2030 ICE deadline: Sector continues to react

Published:  18 November, 2020

 The automotive sector has continued to react to the announcement of the deadline for the end of new petrol and diesel vehicle sales being moved up to 2030, with mixed views across the industry.

Stuart James, Chief Executive of the IGA observed: “While the IGA supports the government’s green agenda, the desire to push to a full HEV car parc by 2030 is very ambitious considering there are many issues still unresolved.

“There are a number of logistical questions that need resolving ahead of the ban. Electric vehicles are highly priced compared to their petrol and diesel counterparts, and the government needs to ensure that consumers have a more affordable choice to maintain their mobility.

“There are also many unanswered questions surrounding HEV battery life, the sustainability of producing these batteries, and charging point infrastructure. Many consumers are wary of buying a HEV, and until they become more affordable and the driving ranges are seen to increase sales, growth is likely to remain low.

“The independent garage sector is well positioned to support customers with servicing and repairs on these vehicles, and over the past five years have been preparing through over 5,000 HEV Awareness and Safety courses delivered by the IGA.

Stuart added: “While the drive to reduce carbon emissions is vital for the long-term future of our planet, the government has a long journey ahead to overcome these hurdles before 2030.”

Looking at the situation from a retail perspective, NFDA Chief Executive Sue Robinson said: “It is encouraging that hybrids are being given a later phase-out date during this transition as they represent an important steppingstone technology for many motorists who are interested in buying an electric vehicle, but do not yet feel able to go fully electric.   “The current range of government-led purchase incentives has been effective in stimulating consumer demand and retailers continue to work hard to improve public perception, as initiatives like our Electric Vehicle Approved (EVA) scheme demonstrate. Strong incentives are key to ensuring the UK remains a strong consumer market for electric cars as the market begins to mature.”

She added: “We have to avoid a situation where the least well-off car drivers are deterred from buying a new car when the time comes to replace their old one.”    Power generation and storage are set to be key issues for a post-ICE UK according to Charley Grimston, CEO of EV and battery information platform providers Altelium. Commenting on the Green Plan, he said: “We feel there are inconsistencies which should be addressed especially around energy creation and storage, and transport.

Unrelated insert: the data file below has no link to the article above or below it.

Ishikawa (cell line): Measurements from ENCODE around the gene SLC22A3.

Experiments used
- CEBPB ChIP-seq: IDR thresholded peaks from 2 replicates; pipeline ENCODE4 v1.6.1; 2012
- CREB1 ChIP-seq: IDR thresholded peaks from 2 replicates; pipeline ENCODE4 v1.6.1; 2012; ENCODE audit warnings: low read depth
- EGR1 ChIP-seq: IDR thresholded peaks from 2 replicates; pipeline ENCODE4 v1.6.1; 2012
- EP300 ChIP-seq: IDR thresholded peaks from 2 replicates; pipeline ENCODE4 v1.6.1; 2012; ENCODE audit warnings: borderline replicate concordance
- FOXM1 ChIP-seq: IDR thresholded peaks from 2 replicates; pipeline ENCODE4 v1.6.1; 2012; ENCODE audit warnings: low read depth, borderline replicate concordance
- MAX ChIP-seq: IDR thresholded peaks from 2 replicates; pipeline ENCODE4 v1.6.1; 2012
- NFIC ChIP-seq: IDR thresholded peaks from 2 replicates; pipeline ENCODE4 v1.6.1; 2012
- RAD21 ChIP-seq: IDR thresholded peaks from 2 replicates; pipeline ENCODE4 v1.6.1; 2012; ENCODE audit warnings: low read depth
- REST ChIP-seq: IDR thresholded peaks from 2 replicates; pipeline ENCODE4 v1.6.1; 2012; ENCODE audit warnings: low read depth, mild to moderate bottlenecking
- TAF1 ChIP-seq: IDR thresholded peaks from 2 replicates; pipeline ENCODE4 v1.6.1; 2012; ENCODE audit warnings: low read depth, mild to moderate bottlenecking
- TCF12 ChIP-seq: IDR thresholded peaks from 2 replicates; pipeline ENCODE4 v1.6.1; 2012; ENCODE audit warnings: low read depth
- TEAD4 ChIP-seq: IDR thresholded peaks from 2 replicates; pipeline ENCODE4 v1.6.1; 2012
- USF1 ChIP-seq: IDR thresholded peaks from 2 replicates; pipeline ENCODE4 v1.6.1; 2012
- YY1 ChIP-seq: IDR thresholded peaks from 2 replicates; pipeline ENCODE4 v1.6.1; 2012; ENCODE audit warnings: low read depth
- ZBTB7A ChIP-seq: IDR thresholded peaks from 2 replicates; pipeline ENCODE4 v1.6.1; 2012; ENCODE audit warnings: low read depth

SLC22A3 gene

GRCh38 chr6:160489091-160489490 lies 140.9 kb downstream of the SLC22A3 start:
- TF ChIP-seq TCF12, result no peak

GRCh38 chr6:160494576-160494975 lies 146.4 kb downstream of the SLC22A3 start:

“In transport, we need much greater support for the automotive industry and its supply chain. Where will all the new electric vehicles come from?  Where will the batteries be made?  £500 million for mass scale production of batteries does not compare to investment in countries such as Germany where figures are in the billions for new battery manufacturing plants.

“There is no mention of autonomous cars which will bring huge opportunities as well as challenges. Funding for HS2 is in the billions and illustrates the inconsistencies in the plan. Autonomous electric vehicles could transform our roads and entire approach to vehicle ownership and travel. Yet investment in this is dwarfed by the spend on a single line of train track.”

Charley added: “Of course, we value any support for a green post-COVID0-19 recovery and for the world-class scientific, manufacturing and engineering capabilities we have in this country. We had just hoped it would be more joined up and deliver on the strategic promise of the Industrial Strategy which the government unveiled in 2017.”

There are other options not being considered, according to Brian Madderson, Chairman of the Petrol Retailers Association (PRA): “Government has not done enough to develop low carbon liquid fuels and hydrogen as an alternative to EVs, particularly when the German authorities are investing €7 billion into speeding up the market rollout of hydrogen technology.

“For context, the French government have announced over €30 billion worth of green funds, yet are sticking with a 2040 ban. Even with their sizable investment, they do not believe any date sooner is economically and practically feasible.”

On the infrastructure conundrum, Brian observed: “Technical and commercial challenges remain in establishing the electric charging infrastructure required for mass EV take-up. This is particularly apparent at petrol forecourts where many of our members have abandoned plans to install ultrarapid charging points. This is due to a lack of local power sub-stations, onerous regulation and lack of return on investment.”

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